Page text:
Occupy Portland is Born with Ten Thousand Strong

It should be no surprise that a city dubbed “Little Beirut” by President Bush Senior — due to the large protests against him — began its “occupation” on a level on par with Wall Street.

On October 6, in Portland, Oregon, ten thousand people assembled at noon at Waterfront Park on a work day in anticipation of the non-permitted march, which would make a pit stop before ending at its official, secret “Occupation” spot.

The buzz for the event had permeated all sectors of Portland society.  People who had never shown a political urge in their lives were suddenly convulsing. Hundreds of people started showing up at the organizing meetings, many of them younger people unknown by the “usual suspects” of Portland activism. A refreshing sign, since new blood is a key ingredient to all social movements.

Although people were warned of police violence during the non-permitted march, nothing came of it. This isn’t surprising, given the close spotlight on Portland’s police (the Justice Department is investigating them for police brutality and having heavy trigger fingers). Also, Portland’s Mayor has a reputation for being Mr. Liberal, and cracking heads in broad daylight must not have sounded appealing to him. Most importantly, the march was large enough to defend itself, permits or not.

The atmosphere at Occupy Portland is one that forms the nucleus of any successful social movement: solidarity. Young and old from all backgrounds holding signs, chanting, and forming bonds with complete strangers over the issues that naturally bind all working people together:  jobs, inequality, anti-war, student loan forgiveness, defending Social Security, Medicare and Medicaid (the social safety net), etc.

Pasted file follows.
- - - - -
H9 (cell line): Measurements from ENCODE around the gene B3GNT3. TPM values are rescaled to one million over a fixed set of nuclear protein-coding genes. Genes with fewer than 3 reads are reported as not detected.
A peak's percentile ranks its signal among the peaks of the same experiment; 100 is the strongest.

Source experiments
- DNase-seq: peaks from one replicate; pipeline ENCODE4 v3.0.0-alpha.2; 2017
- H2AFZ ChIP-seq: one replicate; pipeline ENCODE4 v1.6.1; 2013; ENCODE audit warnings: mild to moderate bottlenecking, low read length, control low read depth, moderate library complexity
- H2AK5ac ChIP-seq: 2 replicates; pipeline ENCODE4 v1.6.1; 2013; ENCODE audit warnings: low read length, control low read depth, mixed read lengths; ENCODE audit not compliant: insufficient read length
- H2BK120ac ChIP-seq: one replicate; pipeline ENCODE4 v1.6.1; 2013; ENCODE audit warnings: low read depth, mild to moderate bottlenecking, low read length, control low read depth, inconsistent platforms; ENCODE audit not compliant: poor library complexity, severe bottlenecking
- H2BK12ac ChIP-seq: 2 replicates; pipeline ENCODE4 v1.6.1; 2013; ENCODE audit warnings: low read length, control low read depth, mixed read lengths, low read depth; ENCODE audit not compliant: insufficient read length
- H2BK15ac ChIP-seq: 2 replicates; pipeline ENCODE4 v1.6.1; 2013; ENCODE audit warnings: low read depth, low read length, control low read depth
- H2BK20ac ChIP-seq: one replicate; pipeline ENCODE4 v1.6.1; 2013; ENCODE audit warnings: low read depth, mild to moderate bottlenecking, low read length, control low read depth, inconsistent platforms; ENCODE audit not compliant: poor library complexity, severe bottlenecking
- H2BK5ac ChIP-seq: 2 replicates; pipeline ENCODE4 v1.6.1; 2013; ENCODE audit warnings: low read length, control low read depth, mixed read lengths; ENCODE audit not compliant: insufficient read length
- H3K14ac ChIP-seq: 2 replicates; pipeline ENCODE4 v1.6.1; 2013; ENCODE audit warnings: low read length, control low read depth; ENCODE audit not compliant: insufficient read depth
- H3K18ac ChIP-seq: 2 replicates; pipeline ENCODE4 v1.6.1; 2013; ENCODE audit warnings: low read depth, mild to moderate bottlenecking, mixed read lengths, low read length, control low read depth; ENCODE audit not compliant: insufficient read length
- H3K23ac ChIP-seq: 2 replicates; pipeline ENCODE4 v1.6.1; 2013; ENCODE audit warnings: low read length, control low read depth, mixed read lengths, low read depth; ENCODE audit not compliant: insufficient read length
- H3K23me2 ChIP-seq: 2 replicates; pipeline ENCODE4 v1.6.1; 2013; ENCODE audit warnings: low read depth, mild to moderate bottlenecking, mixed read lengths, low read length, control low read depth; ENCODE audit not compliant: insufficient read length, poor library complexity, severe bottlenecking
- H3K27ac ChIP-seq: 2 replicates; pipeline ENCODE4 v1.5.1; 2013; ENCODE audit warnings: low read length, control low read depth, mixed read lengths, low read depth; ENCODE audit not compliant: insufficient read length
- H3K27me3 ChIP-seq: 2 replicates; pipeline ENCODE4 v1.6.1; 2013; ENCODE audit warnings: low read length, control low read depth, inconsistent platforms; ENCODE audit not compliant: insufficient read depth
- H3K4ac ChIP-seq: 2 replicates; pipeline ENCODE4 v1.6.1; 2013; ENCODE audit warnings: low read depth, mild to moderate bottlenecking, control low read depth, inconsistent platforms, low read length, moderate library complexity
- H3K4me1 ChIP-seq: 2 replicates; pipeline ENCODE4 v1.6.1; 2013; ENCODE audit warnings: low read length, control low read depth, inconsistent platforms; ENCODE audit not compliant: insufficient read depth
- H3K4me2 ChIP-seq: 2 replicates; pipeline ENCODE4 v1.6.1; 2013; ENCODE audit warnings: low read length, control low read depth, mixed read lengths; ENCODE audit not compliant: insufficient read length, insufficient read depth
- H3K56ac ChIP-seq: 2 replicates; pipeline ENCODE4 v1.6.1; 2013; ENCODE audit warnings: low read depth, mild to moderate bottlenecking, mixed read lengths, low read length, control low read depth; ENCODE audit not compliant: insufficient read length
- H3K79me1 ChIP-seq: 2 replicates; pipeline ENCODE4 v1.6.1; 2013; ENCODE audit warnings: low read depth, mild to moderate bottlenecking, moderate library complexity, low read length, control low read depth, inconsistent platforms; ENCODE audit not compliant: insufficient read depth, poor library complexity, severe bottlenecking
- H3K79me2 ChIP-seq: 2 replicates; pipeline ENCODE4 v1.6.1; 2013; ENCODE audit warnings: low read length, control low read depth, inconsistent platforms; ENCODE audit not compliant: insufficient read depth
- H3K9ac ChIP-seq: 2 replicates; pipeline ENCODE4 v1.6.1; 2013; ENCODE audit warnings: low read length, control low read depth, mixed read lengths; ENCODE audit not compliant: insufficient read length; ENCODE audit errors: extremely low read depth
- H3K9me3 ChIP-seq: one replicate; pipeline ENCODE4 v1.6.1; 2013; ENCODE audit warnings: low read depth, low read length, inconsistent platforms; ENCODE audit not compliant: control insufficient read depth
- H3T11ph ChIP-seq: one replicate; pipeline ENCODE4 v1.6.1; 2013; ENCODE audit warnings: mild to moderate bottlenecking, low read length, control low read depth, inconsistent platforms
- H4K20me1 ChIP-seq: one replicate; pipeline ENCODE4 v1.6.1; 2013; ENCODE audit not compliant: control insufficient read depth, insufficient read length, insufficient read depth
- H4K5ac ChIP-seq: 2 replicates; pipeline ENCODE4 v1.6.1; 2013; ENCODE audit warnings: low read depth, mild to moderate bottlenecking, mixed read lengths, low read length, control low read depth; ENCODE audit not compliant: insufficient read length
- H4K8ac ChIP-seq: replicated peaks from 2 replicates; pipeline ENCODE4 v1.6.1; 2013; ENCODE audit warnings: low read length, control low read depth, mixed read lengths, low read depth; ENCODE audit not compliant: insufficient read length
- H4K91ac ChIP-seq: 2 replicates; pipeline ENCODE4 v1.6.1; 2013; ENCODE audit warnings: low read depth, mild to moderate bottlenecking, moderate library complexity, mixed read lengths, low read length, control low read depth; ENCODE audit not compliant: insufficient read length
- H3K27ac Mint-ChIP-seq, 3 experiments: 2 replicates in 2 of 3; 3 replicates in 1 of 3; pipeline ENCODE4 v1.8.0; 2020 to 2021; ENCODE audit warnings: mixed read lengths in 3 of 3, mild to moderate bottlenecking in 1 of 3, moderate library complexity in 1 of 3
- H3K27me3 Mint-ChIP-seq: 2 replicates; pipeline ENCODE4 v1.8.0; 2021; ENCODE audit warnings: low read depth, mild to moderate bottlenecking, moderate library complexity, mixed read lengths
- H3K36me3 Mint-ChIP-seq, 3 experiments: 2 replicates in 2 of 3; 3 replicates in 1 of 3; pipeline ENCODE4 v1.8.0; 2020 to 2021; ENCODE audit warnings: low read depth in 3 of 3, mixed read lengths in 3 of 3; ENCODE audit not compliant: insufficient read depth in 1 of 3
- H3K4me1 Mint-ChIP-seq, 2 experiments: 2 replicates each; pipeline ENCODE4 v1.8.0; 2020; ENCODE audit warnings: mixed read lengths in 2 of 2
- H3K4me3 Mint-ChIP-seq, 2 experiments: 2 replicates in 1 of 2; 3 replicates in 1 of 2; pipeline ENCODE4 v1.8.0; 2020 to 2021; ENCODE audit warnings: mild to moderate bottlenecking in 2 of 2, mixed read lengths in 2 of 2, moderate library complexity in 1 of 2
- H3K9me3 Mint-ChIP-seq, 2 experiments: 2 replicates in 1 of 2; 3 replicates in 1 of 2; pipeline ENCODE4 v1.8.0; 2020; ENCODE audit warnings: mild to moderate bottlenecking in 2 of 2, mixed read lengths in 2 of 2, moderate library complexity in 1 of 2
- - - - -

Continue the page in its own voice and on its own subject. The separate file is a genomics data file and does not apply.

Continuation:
These are the demands of the movement, whether or not they are officially recognized. They are the organic demands that arise from the experience of working people, as showcased by the countless signs in Portland’s protest.

There were many “anti-system” signs as well; Portland has a healthy number of anarchists, socialists, etc. But many of these more-radical signs were held by working or unemployed families; some of the banners were vague or instinctive, while others were specifically anti-capitalist. The majority of signs were of immediate demands (tax the rich, etc.), but many were “system-based.” This is the dual nature of the protests, something that will be eventually reconciled during the life of the movement. One demand needn’t be sacrificed for another, but focusing on certain demands at critical times will be crucial to give the movement momentum after the initial of burst of energy has subsided.

For example, the majority of working people can instantly unite and be moved to action with a demand similar to “tax the rich to create jobs and save Social Security, Medicare and Medicaid,” while only a minority of working people will unite indefinitely around the banner: “End Inequality” or “end capitalism.” This is the main reason why specific demands must  eventually be put forth; working people are only powerful against their corporate competition when they are united. Indeed this is the very basis for the plight of working people today — we are ruled because 99 per cent are divided against the 1 per cent.